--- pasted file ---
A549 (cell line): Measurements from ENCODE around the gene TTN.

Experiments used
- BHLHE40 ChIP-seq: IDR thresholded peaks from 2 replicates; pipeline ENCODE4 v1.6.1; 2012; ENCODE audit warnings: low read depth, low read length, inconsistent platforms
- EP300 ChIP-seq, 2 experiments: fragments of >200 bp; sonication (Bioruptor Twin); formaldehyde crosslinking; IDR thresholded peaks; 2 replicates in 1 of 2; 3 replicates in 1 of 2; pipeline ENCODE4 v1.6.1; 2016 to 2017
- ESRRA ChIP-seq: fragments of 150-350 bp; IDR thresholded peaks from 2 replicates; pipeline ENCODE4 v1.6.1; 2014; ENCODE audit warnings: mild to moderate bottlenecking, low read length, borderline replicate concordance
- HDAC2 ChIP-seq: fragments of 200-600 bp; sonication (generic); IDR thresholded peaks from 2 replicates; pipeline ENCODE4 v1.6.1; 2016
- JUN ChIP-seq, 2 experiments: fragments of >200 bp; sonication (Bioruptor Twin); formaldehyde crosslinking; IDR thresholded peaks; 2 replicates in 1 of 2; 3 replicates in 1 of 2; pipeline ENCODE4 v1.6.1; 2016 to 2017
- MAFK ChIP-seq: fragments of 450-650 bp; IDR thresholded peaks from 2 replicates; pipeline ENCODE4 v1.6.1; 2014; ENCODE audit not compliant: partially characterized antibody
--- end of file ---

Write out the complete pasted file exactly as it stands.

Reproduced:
A549 (cell line): Measurements from ENCODE around the gene TTN.

Experiments used
- BHLHE40 ChIP-seq: IDR thresholded peaks from 2 replicates; pipeline ENCODE4 v1.6.1; 2012; ENCODE audit warnings: low read depth, low read length, inconsistent platforms
- EP300 ChIP-seq, 2 experiments: fragments of >200 bp; sonication (Bioruptor Twin); formaldehyde crosslinking; IDR thresholded peaks; 2 replicates in 1 of 2; 3 replicates in 1 of 2; pipeline ENCODE4 v1.6.1; 2016 to 2017
- ESRRA ChIP-seq: fragments of 150-350 bp; IDR thresholded peaks from 2 replicates; pipeline ENCODE4 v1.6.1; 2014; ENCODE audit warnings: mild to moderate bottlenecking, low read length, borderline replicate concordance
- HDAC2 ChIP-seq: fragments of 200-600 bp; sonication (generic); IDR thresholded peaks from 2 replicates; pipeline ENCODE4 v1.6.1; 2016
- JUN ChIP-seq, 2 experiments: fragments of >200 bp; sonication (Bioruptor Twin); formaldehyde crosslinking; IDR thresholded peaks; 2 replicates in 1 of 2; 3 replicates in 1 of 2; pipeline ENCODE4 v1.6.1; 2016 to 2017
- MAFK ChIP-seq: fragments of 450-650 bp; IDR thresholded peaks from 2 replicates; pipeline ENCODE4 v1.6.1; 2014; ENCODE audit not compliant: partially characterized antibody